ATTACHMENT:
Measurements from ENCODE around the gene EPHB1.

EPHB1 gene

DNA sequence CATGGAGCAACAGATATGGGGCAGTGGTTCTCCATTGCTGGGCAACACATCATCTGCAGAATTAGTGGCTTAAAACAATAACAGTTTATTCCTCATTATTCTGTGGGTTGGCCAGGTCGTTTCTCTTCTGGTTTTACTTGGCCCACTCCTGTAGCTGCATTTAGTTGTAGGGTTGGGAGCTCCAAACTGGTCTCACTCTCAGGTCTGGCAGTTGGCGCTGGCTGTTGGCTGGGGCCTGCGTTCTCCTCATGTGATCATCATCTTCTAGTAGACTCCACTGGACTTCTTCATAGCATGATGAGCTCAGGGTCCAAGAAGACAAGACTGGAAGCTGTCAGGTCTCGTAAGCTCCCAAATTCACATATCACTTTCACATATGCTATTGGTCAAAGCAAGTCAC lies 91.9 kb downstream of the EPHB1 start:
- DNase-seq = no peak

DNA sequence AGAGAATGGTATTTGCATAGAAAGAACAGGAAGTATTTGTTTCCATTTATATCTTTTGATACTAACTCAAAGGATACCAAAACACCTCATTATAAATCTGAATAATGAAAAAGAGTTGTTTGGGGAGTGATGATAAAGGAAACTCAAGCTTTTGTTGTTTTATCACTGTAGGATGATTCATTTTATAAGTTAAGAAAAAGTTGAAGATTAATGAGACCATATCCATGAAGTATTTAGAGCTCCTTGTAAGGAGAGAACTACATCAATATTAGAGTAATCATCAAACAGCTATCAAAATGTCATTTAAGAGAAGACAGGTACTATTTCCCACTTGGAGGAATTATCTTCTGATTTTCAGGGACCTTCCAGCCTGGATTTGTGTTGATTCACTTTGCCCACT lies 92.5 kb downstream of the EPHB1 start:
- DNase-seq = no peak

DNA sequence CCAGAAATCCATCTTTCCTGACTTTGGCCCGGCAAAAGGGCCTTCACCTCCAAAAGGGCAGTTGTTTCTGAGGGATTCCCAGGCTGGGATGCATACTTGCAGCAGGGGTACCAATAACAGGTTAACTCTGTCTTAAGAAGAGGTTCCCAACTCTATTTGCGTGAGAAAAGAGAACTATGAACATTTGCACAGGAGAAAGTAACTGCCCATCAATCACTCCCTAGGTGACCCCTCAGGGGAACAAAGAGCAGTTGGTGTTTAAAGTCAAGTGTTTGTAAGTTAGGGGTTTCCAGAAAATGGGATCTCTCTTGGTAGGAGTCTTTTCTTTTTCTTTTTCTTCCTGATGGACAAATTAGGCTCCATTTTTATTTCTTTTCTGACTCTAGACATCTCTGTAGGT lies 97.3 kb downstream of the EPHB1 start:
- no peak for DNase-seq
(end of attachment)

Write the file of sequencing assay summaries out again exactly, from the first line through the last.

Measurements from ENCODE around the gene EPHB1.

EPHB1 gene

DNA sequence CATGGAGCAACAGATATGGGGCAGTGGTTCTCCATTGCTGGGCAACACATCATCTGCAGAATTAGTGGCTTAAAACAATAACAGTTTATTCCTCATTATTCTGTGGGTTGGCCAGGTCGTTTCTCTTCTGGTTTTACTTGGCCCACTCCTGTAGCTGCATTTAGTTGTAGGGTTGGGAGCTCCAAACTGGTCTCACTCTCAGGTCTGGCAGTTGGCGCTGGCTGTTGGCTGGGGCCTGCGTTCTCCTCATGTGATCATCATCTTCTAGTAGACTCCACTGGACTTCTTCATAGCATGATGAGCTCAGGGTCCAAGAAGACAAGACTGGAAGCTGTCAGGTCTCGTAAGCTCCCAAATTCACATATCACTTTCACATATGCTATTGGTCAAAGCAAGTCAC lies 91.9 kb downstream of the EPHB1 start:
- DNase-seq = no peak

DNA sequence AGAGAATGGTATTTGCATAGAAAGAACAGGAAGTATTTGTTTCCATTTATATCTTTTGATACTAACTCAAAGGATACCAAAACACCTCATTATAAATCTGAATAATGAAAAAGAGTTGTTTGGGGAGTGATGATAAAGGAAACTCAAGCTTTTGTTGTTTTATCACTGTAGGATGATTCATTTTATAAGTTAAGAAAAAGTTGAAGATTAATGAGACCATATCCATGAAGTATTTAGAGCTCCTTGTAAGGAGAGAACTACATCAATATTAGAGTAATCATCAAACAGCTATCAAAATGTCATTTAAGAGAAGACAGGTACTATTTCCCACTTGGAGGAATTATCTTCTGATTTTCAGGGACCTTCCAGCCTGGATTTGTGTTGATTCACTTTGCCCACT lies 92.5 kb downstream of the EPHB1 start:
- DNase-seq = no peak

DNA sequence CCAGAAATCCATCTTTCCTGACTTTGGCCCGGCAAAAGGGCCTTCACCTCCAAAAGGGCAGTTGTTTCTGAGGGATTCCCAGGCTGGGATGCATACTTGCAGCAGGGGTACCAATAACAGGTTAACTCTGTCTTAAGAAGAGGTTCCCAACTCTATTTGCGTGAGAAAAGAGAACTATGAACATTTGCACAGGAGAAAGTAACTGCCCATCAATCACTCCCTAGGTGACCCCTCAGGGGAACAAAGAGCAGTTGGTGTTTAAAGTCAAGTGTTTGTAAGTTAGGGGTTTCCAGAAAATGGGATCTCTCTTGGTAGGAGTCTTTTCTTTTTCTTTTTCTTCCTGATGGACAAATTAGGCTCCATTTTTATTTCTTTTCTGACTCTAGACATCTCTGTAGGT lies 97.3 kb downstream of the EPHB1 start:
- no peak for DNase-seq